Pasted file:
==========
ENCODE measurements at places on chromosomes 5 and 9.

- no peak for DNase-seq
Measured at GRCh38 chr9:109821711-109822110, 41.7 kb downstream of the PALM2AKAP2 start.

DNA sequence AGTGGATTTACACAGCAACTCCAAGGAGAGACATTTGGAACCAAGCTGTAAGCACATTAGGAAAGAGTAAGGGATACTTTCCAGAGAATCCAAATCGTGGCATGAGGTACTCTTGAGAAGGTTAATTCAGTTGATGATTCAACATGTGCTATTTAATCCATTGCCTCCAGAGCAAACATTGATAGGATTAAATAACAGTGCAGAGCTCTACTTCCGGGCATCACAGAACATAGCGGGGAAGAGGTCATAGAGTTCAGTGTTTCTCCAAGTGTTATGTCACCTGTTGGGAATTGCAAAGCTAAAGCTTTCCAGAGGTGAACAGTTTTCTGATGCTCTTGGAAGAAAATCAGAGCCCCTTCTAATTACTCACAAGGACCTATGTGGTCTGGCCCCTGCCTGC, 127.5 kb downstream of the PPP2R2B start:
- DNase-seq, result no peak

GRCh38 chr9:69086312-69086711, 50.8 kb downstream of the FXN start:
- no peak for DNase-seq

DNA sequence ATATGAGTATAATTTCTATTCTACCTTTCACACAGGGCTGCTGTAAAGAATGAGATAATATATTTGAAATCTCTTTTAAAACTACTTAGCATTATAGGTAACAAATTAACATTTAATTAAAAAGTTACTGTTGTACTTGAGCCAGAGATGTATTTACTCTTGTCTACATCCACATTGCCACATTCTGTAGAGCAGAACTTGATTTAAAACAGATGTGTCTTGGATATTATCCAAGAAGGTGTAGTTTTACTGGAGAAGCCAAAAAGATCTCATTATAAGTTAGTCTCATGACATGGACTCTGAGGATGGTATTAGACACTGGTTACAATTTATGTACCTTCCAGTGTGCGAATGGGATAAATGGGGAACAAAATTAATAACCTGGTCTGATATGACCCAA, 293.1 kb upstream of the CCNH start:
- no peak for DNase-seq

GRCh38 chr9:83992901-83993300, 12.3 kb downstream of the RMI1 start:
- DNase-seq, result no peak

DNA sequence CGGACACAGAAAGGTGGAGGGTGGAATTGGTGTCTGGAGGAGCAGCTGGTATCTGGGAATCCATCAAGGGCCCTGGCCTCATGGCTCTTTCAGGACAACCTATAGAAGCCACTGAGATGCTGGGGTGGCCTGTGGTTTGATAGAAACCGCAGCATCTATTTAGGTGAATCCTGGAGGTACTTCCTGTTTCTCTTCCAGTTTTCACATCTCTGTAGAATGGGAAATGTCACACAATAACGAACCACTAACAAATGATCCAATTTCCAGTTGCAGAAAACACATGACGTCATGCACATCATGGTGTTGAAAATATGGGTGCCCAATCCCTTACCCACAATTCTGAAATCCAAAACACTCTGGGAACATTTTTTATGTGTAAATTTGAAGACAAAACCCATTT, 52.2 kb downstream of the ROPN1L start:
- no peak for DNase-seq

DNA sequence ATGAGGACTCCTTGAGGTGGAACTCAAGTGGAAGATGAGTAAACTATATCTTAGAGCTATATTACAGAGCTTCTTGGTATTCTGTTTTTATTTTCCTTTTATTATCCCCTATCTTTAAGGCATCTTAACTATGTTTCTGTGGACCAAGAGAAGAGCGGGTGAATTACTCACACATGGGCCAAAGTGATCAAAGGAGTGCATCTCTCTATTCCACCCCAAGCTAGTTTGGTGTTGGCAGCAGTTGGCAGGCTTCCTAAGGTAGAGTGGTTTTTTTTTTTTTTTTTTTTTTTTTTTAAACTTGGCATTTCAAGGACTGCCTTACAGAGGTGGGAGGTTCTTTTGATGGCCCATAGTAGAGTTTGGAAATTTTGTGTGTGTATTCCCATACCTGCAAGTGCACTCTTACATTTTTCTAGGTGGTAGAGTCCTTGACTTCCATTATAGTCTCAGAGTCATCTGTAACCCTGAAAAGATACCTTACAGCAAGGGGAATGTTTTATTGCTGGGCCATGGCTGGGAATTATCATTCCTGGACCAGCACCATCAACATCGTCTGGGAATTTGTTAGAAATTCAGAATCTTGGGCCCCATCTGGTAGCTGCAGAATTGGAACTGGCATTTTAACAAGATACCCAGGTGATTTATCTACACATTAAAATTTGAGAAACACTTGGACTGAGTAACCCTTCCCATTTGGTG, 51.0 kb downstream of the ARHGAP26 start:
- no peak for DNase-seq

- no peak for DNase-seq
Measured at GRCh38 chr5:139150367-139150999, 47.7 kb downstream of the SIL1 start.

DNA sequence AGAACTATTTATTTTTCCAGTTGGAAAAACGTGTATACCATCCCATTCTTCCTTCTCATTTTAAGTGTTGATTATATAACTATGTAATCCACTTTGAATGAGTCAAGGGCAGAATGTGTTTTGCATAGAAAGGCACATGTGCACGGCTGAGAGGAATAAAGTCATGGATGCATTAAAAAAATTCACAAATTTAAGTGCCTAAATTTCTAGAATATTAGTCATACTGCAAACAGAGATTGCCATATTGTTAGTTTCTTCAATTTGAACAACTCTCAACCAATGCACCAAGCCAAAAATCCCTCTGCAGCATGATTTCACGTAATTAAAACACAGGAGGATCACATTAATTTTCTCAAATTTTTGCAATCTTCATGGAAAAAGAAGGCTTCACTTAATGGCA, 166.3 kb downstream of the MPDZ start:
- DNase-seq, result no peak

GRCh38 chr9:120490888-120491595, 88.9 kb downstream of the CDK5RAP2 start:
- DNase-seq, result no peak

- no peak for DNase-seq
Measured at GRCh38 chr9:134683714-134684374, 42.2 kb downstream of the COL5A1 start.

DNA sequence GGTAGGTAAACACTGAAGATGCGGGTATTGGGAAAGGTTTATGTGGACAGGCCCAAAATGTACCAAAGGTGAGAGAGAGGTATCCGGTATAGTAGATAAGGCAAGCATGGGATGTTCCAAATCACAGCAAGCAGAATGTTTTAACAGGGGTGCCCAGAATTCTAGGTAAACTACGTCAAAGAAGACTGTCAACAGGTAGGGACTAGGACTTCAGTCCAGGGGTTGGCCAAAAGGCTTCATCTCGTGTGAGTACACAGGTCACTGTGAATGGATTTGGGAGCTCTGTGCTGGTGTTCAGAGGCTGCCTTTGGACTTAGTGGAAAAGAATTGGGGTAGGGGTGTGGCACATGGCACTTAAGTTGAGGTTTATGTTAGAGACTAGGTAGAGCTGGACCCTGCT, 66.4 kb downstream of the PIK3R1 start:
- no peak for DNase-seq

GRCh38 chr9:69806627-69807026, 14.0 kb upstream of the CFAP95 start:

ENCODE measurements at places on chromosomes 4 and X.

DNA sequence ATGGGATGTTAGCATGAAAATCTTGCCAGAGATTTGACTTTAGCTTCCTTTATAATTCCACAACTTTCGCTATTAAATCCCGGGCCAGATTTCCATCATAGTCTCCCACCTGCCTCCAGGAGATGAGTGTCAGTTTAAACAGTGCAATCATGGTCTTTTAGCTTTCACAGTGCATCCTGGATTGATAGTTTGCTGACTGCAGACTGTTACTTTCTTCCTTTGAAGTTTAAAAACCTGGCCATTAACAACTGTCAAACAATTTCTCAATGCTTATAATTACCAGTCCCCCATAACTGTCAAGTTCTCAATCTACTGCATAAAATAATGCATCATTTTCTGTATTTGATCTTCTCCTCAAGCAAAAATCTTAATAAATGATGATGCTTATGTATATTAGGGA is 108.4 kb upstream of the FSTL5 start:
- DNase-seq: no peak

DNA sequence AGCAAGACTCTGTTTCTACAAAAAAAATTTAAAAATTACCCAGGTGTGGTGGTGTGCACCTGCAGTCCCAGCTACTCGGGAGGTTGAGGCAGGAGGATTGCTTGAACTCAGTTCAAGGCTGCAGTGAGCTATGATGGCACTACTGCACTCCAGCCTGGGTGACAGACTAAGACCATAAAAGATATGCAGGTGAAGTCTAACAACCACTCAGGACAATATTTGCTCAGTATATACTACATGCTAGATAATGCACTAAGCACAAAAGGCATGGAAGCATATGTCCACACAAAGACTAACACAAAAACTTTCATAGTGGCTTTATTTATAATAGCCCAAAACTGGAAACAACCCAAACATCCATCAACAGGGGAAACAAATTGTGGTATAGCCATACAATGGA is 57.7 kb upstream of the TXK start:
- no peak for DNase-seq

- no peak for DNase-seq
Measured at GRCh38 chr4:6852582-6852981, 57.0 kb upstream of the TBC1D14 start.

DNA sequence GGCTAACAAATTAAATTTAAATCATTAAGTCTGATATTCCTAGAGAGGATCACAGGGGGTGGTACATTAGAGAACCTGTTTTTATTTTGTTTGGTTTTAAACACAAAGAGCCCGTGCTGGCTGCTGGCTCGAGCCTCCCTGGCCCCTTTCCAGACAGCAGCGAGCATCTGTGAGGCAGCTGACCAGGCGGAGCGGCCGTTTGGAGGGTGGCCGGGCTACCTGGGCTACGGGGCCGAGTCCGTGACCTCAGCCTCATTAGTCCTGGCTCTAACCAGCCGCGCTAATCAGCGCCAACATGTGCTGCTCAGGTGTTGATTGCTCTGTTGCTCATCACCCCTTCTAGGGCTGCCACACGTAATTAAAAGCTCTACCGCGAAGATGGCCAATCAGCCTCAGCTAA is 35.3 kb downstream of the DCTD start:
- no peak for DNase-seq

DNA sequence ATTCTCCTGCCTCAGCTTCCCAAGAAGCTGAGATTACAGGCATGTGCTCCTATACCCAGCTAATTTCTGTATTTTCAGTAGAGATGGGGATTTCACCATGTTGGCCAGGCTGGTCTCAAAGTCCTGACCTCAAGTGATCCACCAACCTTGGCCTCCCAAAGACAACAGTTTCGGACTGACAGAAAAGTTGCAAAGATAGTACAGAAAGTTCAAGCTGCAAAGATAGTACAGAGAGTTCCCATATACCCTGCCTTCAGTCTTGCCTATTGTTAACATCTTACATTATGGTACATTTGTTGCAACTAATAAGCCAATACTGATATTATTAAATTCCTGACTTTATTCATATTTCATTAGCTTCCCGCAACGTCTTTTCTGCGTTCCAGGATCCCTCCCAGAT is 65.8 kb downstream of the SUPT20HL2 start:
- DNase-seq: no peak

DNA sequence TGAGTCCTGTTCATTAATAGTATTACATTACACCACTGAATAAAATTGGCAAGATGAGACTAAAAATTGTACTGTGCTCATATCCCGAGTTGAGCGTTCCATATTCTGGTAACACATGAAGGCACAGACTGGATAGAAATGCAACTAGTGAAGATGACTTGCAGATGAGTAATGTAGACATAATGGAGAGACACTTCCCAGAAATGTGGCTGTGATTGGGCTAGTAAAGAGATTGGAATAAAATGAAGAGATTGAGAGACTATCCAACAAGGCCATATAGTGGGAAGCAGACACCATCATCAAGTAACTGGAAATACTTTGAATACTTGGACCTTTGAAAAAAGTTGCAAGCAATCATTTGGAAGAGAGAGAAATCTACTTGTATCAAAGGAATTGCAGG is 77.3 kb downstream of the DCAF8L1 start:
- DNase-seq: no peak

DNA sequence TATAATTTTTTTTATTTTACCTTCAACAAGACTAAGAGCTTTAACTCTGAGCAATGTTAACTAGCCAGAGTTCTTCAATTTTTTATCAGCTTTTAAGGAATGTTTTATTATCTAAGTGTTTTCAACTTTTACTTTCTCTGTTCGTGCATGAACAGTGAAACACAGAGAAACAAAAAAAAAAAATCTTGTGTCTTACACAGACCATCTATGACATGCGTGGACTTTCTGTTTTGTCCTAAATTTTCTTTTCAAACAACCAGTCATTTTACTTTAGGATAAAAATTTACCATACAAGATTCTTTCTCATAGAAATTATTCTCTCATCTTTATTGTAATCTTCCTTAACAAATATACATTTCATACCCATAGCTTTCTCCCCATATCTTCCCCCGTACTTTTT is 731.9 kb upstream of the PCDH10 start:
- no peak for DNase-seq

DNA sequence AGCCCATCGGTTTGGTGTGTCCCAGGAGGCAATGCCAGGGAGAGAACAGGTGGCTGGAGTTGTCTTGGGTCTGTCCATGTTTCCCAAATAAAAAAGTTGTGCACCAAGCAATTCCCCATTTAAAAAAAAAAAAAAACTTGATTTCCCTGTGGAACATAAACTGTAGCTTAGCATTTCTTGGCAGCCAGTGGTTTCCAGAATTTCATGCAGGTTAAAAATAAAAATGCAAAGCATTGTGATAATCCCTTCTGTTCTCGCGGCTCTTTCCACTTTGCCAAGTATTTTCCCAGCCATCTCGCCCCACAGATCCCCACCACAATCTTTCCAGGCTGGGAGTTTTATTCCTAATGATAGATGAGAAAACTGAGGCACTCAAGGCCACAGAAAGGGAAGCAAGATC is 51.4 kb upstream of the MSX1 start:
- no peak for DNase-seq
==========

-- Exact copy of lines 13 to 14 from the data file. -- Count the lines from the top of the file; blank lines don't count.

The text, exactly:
- no peak for DNase-seq

DNA sequence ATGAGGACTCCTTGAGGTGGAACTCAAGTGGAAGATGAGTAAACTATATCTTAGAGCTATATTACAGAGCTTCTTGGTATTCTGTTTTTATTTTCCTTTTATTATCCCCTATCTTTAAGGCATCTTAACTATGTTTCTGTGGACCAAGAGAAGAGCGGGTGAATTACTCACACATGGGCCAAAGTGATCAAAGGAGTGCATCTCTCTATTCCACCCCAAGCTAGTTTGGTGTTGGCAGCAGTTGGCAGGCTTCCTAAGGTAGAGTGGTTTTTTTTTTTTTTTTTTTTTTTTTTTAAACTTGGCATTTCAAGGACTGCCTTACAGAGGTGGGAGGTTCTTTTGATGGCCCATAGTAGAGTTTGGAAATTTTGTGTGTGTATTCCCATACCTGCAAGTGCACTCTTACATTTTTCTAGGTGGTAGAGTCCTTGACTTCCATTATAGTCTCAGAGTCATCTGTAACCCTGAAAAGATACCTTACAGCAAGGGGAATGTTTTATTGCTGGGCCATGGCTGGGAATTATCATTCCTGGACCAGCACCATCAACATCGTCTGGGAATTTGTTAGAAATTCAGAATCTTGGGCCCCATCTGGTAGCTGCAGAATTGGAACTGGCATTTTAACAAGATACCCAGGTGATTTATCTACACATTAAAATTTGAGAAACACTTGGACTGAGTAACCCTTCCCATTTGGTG, 51.0 kb downstream of the ARHGAP26 start: